When I was hurrying home to watch and review Scrooge: A Christmas Carol, a friend accompanying me remarked," they made another one?" I just shrugged in response because they indeed made another retelling of Charles Dickens' old classic cautionary tale. We all know the story of Ebenezer Scrooge, and over the years, we have witnessed various renditions of it in films, plays, and animation. But this one is a little different. It veers off the script to give our dear old Scrooge a bit of leeway.
There are two notable changes made to the story. One is Scrooge hating Christmas because he lost his sister Jen to childbirth that very day and the second is him hoarding money because he experienced financial insecurity in his childhood. This is a stark departure from him hating the holidays because he considers Christmas full of wasteful spending and hoarding money simply because he's greedy.
This little change adds a lot to the movie as it helps us sympathize with our lead a little more. Apart from this, we all know this tale that's almost as old as time. Ebenezer Scrooge (Luke Evans) hates Christmas. So three entities of Past, Present, and Future guide him on a better path. The voice cast that boasts of Fra Fee (Harry), Johnny Flynn (Bob Cratchit), Olivia Colman (Ghost Past), and Trevor Nicholas (Ghost Present) does a splendid job of bringing out the personalities of each character.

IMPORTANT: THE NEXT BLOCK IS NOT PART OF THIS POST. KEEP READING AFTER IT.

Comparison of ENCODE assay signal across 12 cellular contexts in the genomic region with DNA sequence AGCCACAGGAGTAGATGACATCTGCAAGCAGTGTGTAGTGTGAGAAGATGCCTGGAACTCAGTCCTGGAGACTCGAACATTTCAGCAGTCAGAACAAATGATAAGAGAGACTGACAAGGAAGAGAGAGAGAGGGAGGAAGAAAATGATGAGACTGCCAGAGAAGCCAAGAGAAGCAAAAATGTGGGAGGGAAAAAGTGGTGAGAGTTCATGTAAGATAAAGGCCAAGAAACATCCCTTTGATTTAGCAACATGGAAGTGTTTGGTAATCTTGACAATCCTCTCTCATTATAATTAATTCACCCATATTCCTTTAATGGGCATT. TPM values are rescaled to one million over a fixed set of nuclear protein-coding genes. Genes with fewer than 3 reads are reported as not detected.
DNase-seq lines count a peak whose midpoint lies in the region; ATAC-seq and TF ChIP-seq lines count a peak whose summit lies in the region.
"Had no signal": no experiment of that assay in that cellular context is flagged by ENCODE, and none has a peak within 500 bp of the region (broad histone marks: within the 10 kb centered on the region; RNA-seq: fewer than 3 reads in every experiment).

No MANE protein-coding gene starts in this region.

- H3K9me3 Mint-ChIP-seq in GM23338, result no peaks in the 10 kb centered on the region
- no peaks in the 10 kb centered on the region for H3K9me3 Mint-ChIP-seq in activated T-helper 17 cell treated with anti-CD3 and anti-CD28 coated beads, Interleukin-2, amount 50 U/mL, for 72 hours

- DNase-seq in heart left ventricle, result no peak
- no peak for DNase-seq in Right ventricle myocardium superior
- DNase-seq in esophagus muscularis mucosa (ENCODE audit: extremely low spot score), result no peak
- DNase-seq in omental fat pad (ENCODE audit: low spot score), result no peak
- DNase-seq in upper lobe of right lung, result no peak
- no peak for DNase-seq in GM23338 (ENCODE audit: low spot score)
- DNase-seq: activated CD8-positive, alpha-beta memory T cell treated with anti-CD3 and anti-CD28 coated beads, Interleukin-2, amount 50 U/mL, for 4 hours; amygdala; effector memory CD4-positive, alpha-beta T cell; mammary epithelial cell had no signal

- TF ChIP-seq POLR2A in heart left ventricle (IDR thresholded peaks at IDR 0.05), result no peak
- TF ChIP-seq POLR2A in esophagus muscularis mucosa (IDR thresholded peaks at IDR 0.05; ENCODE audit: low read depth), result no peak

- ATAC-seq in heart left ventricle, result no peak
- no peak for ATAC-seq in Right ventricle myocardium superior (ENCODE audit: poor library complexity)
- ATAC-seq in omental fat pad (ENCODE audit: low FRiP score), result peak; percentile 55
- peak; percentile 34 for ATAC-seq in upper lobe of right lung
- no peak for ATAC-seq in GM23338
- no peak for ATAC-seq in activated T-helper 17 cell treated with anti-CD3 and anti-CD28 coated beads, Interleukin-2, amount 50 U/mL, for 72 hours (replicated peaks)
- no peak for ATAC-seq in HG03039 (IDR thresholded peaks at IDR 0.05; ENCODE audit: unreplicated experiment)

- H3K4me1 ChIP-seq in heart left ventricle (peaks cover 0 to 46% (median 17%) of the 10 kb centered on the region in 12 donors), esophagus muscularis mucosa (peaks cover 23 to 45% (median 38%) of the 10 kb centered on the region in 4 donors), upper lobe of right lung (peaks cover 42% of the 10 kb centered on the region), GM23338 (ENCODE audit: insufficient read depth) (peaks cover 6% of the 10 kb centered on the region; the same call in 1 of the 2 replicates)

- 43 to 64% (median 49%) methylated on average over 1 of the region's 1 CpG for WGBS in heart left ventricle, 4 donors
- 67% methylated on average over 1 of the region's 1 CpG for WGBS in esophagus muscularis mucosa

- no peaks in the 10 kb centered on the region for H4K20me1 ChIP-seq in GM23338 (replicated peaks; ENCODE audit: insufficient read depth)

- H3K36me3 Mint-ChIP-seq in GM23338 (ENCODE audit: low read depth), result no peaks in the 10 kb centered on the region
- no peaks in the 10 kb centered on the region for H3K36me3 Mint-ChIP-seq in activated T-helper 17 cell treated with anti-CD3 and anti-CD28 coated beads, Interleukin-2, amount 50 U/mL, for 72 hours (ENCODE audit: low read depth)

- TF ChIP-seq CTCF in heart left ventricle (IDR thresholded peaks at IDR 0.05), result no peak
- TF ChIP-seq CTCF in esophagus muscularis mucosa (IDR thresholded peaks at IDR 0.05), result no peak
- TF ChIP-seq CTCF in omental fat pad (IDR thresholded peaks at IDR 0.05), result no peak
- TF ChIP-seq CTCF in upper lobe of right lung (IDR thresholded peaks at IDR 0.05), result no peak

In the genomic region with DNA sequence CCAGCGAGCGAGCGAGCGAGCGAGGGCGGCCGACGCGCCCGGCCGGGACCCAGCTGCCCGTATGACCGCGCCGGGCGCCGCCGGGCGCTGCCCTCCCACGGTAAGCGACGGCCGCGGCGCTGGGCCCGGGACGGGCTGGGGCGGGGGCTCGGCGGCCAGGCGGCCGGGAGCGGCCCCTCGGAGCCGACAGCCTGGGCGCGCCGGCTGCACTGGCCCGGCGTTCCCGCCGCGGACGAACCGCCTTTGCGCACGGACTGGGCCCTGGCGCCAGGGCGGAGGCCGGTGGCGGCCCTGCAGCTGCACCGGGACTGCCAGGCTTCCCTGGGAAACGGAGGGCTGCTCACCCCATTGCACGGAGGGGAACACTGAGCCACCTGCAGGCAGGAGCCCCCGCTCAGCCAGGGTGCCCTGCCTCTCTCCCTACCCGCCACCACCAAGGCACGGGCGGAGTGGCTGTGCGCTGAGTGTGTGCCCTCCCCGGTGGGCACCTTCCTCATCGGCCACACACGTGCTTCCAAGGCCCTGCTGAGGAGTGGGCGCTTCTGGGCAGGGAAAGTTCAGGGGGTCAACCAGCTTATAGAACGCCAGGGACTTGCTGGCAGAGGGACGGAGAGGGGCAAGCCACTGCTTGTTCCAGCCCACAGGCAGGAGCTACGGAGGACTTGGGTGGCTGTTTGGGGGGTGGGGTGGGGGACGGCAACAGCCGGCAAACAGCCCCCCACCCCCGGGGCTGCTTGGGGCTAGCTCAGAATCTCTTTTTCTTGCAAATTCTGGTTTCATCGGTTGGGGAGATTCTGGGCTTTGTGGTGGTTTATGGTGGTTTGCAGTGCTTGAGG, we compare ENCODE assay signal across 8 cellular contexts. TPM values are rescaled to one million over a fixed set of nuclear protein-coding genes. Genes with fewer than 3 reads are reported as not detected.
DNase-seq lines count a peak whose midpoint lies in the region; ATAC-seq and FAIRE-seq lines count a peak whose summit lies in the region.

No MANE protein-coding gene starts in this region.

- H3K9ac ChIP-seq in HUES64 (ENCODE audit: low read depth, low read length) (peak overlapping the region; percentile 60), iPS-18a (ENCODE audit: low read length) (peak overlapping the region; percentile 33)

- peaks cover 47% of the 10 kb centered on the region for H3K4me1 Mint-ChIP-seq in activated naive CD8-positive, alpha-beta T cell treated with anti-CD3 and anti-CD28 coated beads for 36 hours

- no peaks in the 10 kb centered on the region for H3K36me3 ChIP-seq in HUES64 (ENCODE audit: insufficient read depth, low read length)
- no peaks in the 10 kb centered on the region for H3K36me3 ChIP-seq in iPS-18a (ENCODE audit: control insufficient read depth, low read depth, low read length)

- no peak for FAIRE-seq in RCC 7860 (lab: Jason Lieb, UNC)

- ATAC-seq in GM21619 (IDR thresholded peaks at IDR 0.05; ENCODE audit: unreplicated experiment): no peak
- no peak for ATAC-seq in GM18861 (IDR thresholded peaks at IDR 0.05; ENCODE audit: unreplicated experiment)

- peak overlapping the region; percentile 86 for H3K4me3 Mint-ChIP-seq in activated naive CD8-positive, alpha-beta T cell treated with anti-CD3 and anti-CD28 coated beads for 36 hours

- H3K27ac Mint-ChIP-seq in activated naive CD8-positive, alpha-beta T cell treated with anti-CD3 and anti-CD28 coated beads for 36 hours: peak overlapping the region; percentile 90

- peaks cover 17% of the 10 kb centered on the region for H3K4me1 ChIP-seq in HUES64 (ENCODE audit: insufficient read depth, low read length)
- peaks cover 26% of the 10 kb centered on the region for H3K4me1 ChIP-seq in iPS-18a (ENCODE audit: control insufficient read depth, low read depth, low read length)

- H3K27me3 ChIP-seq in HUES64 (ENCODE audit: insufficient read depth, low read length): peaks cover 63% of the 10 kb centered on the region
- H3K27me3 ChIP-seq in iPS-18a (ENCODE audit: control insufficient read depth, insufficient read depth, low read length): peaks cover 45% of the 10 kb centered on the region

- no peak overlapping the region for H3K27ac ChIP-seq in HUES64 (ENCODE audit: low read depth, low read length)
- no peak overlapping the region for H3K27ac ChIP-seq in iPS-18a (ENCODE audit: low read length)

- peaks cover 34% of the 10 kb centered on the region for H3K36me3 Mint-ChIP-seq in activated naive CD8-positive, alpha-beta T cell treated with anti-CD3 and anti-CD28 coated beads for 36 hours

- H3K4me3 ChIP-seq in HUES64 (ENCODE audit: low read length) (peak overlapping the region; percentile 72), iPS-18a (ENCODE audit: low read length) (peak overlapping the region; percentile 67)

But what actually kept me engaged in this film was the flawless and unique animation. The Three Ghosts differed in their personalities, and the music allocated to each fit them perfectly. The transition shots are smartly used, like the frosted door knob transitioning into the moon. All this helped the story flow smoothly.
The music also helped the story move along, and the variety in the songs helped me stay attentive. I Love Christmas, Christmas Wishes, and Tell Me were three songs that were standouts for me. However, the story does drag during the last 40 minutes, and all the colorful magic, great animation, and good music can't stop one from feeling bored.
But I can't blame director Stephen Donnelly for that. After all, it's hard to reinvent a story that gets told every Christmas. However, cutting the movie short by about 10 minutes and pulling back on the number of songs would have made this movie hit its mark. But I give full marks to the cast and crew for doing their best. Overall, if you are looking to immerse yourself in Christmas festivities with your family, then Scrooge: A Christmas Carol is a great place to start.
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